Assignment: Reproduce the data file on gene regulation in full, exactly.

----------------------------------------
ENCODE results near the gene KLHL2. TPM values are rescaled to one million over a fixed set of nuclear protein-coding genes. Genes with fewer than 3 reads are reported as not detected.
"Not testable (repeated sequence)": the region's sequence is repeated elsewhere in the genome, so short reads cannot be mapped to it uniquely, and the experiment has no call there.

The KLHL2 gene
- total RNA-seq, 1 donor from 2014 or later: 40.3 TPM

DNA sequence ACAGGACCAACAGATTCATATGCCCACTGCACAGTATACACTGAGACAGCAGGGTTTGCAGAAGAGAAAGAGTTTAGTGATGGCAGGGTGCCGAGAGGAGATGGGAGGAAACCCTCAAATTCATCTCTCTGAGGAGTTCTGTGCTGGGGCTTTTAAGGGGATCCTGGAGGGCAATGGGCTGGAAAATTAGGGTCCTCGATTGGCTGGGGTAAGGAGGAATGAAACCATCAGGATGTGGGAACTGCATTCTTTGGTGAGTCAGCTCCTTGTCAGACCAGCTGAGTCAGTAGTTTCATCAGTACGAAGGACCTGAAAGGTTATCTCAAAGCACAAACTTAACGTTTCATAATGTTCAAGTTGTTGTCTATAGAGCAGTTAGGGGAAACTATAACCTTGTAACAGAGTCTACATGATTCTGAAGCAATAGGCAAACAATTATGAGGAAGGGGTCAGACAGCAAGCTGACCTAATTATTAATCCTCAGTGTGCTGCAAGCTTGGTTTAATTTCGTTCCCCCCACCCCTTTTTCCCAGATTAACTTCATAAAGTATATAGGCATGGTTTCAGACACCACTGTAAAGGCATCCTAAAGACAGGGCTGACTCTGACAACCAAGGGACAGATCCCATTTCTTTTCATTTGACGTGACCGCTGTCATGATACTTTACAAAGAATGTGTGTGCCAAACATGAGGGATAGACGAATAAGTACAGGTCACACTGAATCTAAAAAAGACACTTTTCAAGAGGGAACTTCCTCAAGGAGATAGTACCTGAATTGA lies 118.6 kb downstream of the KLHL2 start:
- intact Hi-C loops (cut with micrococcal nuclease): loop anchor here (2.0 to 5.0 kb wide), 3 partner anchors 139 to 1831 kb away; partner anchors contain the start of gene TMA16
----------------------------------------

ENCODE results near the gene KLHL2. TPM values are rescaled to one million over a fixed set of nuclear protein-coding genes. Genes with fewer than 3 reads are reported as not detected.
"Not testable (repeated sequence)": the region's sequence is repeated elsewhere in the genome, so short reads cannot be mapped to it uniquely, and the experiment has no call there.

The KLHL2 gene
- total RNA-seq, 1 donor from 2014 or later: 40.3 TPM

DNA sequence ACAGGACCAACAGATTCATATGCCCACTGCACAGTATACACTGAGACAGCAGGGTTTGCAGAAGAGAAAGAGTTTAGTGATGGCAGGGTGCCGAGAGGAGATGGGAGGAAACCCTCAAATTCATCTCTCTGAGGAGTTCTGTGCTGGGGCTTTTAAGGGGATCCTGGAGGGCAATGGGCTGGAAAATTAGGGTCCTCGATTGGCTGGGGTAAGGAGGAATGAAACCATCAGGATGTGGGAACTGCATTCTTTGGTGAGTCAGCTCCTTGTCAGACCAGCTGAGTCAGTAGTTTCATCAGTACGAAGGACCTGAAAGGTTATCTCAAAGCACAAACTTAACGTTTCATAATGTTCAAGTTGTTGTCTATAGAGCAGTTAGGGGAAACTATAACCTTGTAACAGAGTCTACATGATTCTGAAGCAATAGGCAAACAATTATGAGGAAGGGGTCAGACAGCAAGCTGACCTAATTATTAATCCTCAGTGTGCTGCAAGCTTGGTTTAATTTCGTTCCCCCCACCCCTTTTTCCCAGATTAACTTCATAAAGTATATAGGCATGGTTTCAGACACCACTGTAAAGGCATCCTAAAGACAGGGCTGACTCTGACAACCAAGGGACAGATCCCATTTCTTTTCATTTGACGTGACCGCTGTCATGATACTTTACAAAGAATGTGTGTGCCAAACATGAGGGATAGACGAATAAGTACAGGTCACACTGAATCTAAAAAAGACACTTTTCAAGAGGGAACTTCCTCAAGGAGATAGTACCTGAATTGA lies 118.6 kb downstream of the KLHL2 start:
- intact Hi-C loops (cut with micrococcal nuclease): loop anchor here (2.0 to 5.0 kb wide), 3 partner anchors 139 to 1831 kb away; partner anchors contain the start of gene TMA16